With seven-years left before Saudi Arabia’s very promising Vision 2030 is expected to come into fruition, the Kingdom has proved to be capable of walking the talk, slowly unveiling a wide range of pharaonic projects that are expected to uplift the Gulf State and diversify its revenue streams away from oil. Since the reveal of its upcoming ventures, one element consistently seems to be at the center of all planned initiatives and events, namely arts and culture.
Enter: Tuwaiq Sculpture, an annual symposium that brings local and international creatives together to create public artwork in a live setting. Held as part of the wider Riyadh Art Program, which is considered one of the largest public art projects in the world, the meeting of artistic minds is set to transform the city into a “gallery without walls” with more than 1,000 artworks fetaured across the Kingdom’s central hub.
“Tuwaiq Sculpture encourages artists to create works that contribute to Riyadh’s thriving creative scene. It is one of many cultural platforms for artists emerging from Riyadh today, as well as artists from around the world, so that they may use their talents to leave their legacy on the city’s ever-changing cityscape. In the coming years, works made at Tuwaiq Sculpture will fill Riyadh’s parks, streets, cultural districts, and public spaces, to be experienced by all in years to come,” said Khalid Al-Hazani, Executive Director for Riyadh Art.
Now in its fourth edition, the happening, which got underway on Jan. 10 and will run until Feb. 8, invited 30 guest artists from 20 different countries to produce large-scale sculptures that will become permanent fixtures of the capital city’s landscape. Carefully plucked out of a pool of 650 applicants, the chosen group was tasked to work around the theme of ”Energy of Harmony,” developed by curator Marek Wolynski, that asked them to “reflect on the fundamental characteristic of human existence.”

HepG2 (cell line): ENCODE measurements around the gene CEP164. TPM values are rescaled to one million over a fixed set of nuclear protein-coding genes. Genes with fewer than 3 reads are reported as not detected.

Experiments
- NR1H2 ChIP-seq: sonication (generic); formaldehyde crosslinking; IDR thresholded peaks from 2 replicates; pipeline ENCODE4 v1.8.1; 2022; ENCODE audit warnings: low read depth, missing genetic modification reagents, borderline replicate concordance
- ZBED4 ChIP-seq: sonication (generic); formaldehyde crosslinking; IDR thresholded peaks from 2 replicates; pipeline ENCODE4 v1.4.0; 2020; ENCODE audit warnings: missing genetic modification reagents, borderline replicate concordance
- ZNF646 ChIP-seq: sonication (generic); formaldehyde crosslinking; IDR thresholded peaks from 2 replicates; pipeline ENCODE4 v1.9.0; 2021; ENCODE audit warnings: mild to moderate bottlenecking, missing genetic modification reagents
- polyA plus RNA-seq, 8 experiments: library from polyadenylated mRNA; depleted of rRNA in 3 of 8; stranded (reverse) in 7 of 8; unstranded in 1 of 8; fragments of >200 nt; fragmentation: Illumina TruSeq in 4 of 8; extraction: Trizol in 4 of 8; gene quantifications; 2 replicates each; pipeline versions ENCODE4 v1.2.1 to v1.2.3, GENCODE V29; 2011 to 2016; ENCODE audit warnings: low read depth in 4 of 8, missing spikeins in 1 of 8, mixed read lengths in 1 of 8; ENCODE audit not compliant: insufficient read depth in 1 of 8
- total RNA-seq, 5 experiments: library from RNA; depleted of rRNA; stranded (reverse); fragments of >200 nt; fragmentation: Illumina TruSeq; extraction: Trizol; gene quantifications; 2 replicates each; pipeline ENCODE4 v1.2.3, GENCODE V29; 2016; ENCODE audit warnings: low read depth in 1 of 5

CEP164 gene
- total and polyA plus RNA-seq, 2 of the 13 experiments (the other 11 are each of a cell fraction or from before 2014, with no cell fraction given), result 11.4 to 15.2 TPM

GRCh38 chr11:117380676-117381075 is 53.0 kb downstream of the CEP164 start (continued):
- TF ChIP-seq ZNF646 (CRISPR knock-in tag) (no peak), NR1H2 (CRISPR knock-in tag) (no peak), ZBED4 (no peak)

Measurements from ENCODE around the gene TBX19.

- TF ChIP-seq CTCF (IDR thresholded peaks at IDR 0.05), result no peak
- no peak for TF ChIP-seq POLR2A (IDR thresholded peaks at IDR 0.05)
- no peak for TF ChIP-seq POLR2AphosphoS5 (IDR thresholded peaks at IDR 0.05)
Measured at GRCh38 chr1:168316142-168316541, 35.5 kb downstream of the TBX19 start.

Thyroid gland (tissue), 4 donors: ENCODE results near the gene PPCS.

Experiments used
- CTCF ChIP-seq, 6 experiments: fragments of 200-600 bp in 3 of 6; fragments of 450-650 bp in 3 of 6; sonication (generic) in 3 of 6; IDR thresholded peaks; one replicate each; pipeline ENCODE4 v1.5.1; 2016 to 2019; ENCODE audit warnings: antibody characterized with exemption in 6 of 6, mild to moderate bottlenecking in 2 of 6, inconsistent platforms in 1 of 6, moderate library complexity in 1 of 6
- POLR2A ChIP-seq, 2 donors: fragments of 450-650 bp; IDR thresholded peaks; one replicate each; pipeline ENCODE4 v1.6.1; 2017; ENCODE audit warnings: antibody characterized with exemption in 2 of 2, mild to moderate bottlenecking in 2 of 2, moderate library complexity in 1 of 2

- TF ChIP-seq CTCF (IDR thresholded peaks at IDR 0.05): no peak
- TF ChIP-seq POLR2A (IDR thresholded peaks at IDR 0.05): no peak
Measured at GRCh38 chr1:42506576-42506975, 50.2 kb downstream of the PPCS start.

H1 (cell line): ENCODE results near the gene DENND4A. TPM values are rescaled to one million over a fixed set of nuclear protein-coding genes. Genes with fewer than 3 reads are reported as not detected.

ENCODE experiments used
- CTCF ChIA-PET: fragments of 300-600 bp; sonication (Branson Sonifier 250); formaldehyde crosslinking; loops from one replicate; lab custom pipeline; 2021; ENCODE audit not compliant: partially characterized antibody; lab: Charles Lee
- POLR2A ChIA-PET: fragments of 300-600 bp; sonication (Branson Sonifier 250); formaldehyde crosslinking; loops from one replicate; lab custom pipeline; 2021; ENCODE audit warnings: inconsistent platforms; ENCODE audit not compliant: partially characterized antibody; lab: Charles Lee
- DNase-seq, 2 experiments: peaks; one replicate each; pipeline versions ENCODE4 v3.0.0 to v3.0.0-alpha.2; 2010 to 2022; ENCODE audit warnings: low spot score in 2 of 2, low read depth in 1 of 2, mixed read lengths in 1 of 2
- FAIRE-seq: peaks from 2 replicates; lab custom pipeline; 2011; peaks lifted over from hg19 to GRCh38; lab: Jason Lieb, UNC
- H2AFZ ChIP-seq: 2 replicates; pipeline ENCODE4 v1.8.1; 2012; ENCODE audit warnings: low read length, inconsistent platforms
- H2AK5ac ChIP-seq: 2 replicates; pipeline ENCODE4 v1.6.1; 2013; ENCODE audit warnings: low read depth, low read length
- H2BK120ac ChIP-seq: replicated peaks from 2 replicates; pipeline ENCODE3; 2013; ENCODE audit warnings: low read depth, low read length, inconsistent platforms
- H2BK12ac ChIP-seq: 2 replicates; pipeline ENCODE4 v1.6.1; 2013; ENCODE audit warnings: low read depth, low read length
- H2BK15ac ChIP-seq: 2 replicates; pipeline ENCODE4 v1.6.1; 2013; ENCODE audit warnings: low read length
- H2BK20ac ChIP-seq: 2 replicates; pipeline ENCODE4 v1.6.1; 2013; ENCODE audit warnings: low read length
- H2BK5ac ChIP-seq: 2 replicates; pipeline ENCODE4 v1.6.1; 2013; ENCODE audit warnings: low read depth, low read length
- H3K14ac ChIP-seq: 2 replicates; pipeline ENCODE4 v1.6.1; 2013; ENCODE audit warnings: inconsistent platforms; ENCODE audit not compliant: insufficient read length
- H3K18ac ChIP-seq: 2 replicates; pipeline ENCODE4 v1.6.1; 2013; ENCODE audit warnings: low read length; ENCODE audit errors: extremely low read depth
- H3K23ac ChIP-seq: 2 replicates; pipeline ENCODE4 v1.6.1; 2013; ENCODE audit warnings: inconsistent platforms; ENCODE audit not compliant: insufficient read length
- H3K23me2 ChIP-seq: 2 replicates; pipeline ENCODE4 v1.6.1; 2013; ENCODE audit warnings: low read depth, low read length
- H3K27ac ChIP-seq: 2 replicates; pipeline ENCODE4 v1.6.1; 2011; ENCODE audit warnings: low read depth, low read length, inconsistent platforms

Having already started working on their next creation since the event kicked off, with the attendees invited to witness the creative process live in a dedicated space in Durrat Al Riyadh, the completed works will be showcased in an exhibition that will stretch from Feb. 5 to Feb. 10.
For the first time since its launch, Tuwaiq Sculpture will be using stone sourced from Saudi Arabia, specifically granite and Riyadh stone, also known as sandstone. On that matter, Sarah AlRuwayti, Tuwaiq Sculpture’s Project Manager explained that “the decision to use stones from our local quarries poses symbolic significance for Tuwaiq Sculpture, specifically to highlight Saudi Arabia’s rich history with the medium, from ancient artifacts to rock carvings and modern-day sculpture. In addition, we wanted local and international artists to connect with material drawn directly from the country’s environment. These granites and sandstone, once transformed into beautiful artworks, will fill Riyadh’s public spaces.”
Guests will also be able to take part in several in-person activities, including interactive workshops and panel discussions, exploring a wide range of topics from the principles of design and urban ecology to the art business.
For more information, visit Tuwaiq Sculpture’s website here.